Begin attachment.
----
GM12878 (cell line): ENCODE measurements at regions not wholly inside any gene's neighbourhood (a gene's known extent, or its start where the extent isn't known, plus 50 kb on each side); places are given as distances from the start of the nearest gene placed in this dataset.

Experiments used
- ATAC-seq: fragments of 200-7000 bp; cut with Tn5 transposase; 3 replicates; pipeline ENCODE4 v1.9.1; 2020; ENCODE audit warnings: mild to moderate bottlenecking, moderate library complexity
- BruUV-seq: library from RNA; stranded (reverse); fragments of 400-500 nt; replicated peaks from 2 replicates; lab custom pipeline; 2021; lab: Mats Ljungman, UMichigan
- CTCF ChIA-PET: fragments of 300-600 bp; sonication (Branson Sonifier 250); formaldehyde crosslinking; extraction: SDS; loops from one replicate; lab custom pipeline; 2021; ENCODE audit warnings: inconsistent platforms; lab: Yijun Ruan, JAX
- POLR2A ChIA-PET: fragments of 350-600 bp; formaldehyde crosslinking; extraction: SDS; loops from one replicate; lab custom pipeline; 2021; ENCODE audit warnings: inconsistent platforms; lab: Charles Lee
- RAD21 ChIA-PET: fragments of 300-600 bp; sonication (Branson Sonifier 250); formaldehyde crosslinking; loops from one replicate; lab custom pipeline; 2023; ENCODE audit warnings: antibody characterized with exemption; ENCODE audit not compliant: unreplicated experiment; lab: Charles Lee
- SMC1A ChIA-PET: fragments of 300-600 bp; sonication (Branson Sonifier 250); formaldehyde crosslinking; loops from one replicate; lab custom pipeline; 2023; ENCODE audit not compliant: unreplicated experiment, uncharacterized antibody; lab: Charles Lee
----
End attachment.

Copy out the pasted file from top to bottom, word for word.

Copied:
GM12878 (cell line): ENCODE measurements at regions not wholly inside any gene's neighbourhood (a gene's known extent, or its start where the extent isn't known, plus 50 kb on each side); places are given as distances from the start of the nearest gene placed in this dataset.

Experiments used
- ATAC-seq: fragments of 200-7000 bp; cut with Tn5 transposase; 3 replicates; pipeline ENCODE4 v1.9.1; 2020; ENCODE audit warnings: mild to moderate bottlenecking, moderate library complexity
- BruUV-seq: library from RNA; stranded (reverse); fragments of 400-500 nt; replicated peaks from 2 replicates; lab custom pipeline; 2021; lab: Mats Ljungman, UMichigan
- CTCF ChIA-PET: fragments of 300-600 bp; sonication (Branson Sonifier 250); formaldehyde crosslinking; extraction: SDS; loops from one replicate; lab custom pipeline; 2021; ENCODE audit warnings: inconsistent platforms; lab: Yijun Ruan, JAX
- POLR2A ChIA-PET: fragments of 350-600 bp; formaldehyde crosslinking; extraction: SDS; loops from one replicate; lab custom pipeline; 2021; ENCODE audit warnings: inconsistent platforms; lab: Charles Lee
- RAD21 ChIA-PET: fragments of 300-600 bp; sonication (Branson Sonifier 250); formaldehyde crosslinking; loops from one replicate; lab custom pipeline; 2023; ENCODE audit warnings: antibody characterized with exemption; ENCODE audit not compliant: unreplicated experiment; lab: Charles Lee
- SMC1A ChIA-PET: fragments of 300-600 bp; sonication (Branson Sonifier 250); formaldehyde crosslinking; loops from one replicate; lab custom pipeline; 2023; ENCODE audit not compliant: unreplicated experiment, uncharacterized antibody; lab: Charles Lee